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Locomotif

Je Suis Charlie

S Prasannarajan is the Editor of Open magazine
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Salute Charlie Hebdo, the magazine that refused to be on its knees before a god who is afraid of cartoons

 


 

 

Why is it that certain gods, or more aptly perhaps their messengers, are threatened by laughter? Remember that blind monk in The Name of the Rose, standing between the book of laughter and the Book as the last shield of faith? Did Jesus ever laugh? He asked and would seek his answer in a library on fire. The irreverence of laughter shatters the fragile certainties of religion, and makes gods vulnerable to men. The cartoonists and writers at Charlie Hebdo, the Paris-based magazine, laughed at prophets and gods and the sacred inanities around them, and, all the while, they were aware that they were marked by the god who felt safer in a world without novelists of Jahilian fantasies, cartoonists who humanise the divine, filmmakers who take liberties with the holy script, aid workers or journalists who stray into the sandy remoteness of his newly acquired state.

So, this time, the god literally grabbed the headline, as if he was leaping out of a cartoon to kill his creator. The two men in balaclavas with Kalashnikovs who stormed the editorial meeting of Charlie Hebdo and killed its cartoonists and writers were, to quote Charles Allen’s memorable phrase, ‘god’s terrorists’. They left singing greatness to the god who is still hungry and angry.

Isn’t this enough for us to stop saying terror has no religion, the most idiotic refrain since 9/11—maybe before, since Ayatollah Khomeini declared war onhistory, a lie that threatened his god? We still hear it from every politician trying to be a moderate, lest he sound Islamophobic.

Even as I write this on a chilly London morning, the moment I switch on the radio or television, I can’t escape, amidst the mounting moral indignation, the liberal fear of a backlash, and the danger of Islam being generalised as evil.

We should return to the origin of modern Islamist terror—the Iranian Revolution of 1979. The Ayatollah wanted a scriptural alternative to the shallow, hedonistic, godforsaken modernity. (The revolutionary alternative, always, originates from the Book with a capital B, whose wisdom is bigger than the collective mind of the masses, no matter the alternative is religious or ideological.) The Iran of 1979 was faith-in-power at its revolutionary peak, but it has been a journey downhill since then. Its most ludicrous moment was when it thought that the whole enterprise was about to collapse under the weight of a book. Again, the Book versus the book. The fatwa against Salman Rushdie also marked the extraterritorial terror of the revolution— and its paranoia. Inshallah, today we are waiting for Rushdie’s next novel, not the mullah’s memoirs.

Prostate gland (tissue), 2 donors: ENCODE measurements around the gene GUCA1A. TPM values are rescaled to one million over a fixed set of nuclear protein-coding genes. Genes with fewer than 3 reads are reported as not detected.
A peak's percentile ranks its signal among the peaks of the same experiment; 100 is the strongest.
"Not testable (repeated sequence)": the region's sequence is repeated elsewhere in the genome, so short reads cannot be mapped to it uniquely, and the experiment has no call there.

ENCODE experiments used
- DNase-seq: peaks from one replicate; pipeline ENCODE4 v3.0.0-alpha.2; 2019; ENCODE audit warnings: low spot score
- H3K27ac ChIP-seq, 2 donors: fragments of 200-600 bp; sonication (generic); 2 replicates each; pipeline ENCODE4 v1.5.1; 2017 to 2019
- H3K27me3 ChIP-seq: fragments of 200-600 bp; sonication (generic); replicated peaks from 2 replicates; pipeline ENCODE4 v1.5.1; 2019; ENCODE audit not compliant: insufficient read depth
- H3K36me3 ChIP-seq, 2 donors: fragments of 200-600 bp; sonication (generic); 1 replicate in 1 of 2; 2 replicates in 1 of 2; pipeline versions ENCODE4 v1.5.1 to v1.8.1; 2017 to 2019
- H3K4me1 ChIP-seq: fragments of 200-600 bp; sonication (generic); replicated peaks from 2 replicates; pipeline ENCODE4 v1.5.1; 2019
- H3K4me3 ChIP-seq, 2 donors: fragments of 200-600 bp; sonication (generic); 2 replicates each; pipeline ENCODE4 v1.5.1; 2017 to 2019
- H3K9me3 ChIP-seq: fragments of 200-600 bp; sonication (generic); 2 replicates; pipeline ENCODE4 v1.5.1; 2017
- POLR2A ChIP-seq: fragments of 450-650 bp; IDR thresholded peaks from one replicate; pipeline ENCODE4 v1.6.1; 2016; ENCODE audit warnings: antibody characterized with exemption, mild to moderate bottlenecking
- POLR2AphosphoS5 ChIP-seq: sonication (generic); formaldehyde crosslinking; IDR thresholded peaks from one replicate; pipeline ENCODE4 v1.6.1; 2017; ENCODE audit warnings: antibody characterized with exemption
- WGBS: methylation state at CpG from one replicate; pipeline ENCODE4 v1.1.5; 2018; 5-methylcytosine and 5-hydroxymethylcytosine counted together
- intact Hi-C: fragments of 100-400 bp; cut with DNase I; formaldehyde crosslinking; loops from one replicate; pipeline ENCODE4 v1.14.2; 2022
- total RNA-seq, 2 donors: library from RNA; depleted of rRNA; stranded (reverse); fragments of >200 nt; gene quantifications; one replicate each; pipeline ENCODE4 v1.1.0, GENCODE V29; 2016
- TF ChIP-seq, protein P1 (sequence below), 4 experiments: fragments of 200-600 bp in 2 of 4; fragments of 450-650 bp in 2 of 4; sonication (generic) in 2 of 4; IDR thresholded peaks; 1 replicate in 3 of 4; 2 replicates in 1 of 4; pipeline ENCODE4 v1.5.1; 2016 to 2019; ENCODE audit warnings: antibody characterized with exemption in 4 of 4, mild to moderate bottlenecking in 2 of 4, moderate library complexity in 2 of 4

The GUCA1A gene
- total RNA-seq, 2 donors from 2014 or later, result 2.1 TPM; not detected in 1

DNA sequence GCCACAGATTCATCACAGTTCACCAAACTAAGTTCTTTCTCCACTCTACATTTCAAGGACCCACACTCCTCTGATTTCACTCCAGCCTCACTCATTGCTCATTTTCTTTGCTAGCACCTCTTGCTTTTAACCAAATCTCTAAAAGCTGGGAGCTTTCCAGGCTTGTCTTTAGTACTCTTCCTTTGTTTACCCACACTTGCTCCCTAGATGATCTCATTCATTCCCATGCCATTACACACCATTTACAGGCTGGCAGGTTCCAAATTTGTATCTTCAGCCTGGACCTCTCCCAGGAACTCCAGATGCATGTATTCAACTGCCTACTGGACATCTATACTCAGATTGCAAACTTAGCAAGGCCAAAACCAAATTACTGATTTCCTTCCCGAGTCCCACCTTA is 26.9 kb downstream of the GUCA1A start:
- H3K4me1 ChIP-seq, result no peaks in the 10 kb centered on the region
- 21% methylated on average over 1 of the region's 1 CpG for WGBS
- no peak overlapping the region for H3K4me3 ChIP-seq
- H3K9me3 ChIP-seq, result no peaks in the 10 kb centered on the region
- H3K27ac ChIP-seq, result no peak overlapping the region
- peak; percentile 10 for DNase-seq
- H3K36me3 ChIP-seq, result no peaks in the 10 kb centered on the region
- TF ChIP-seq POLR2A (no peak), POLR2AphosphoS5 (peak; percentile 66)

Any Islamist worth his verses will shudder if we separate revolution from his religion. For only blasphemers and infidels dare to call the war of god, or the struggle for a scriptural Ruritania, an attack on humanity, or an act of terror. Imagine what could have been Osama bin Laden’s response if he were told terror has no religion; 9/11 was, for him, all about Islam, its rejoinder to the transgressions and perversions of the West— what was once the Great Shaitan for the Ayatollah.

The distance between the angry Persian prophet and Islam’s caveman in camouflage has been reduced by a religion’s possibilities to be a doctrine of hate. And unfortunately, as the jihad spread from ghetto to ghetto in the Middle East and elsewhere, promising the abandoned legion in rotten regimes a magic carpet ride to the Great Yesterday, no counter-doctrine emerged from within Islam. In the end it was all a matter of interpretation—who was reading or misreading what. Meanwhile, we counted the bodies.

Beyond Jihad Spectacular, there has been a series of atrocities that told individual stories of daring and defiance, of martyrdoms unsolicited. From writers stabbed and hounded in Cairo to journalists killed in Algiers, the narrative of dreaming and writing under the sword of a merciless religion has always been drenched in blood. A few courageous men, however, stood up and challenged the soul cleansers and hooded butchers of the Islamic State. The cartoonists at Charlie Hebdo, which is incidentally published from a country with the largest Muslim population in Western Europe, never stopped laughing at the profanities of faith, even as they received death threats. They put their sketchbook against the Book, they mocked the lies of religion as, elsewhere, men of god killed for the perpetuation of the Only Truth.

In an eerie coincidence, the storming of Charlie Hebdo took place on the day of the publication of the new novel by France’s most famous writer today, Michel Houellebecq, who once called Islam “cretinous”, and who was featured on the latest cover of the magazine. The title of his novel in French is: Soumission (Submission in English, and which is also a translation of ‘Islam’). In the novel, France will have an elected Muslim president in 2022.

“I would rather die standing than live on my knees,” Stéphane ‘Charb’ Charbonnier, the editor of Charlie Hebdo who was among those killed on Wednesday, once said. Submission is still not the religion of those who cherish freedom of the mind. Only cowards, armed with the Book and the gun, submit to the call of hate.

 

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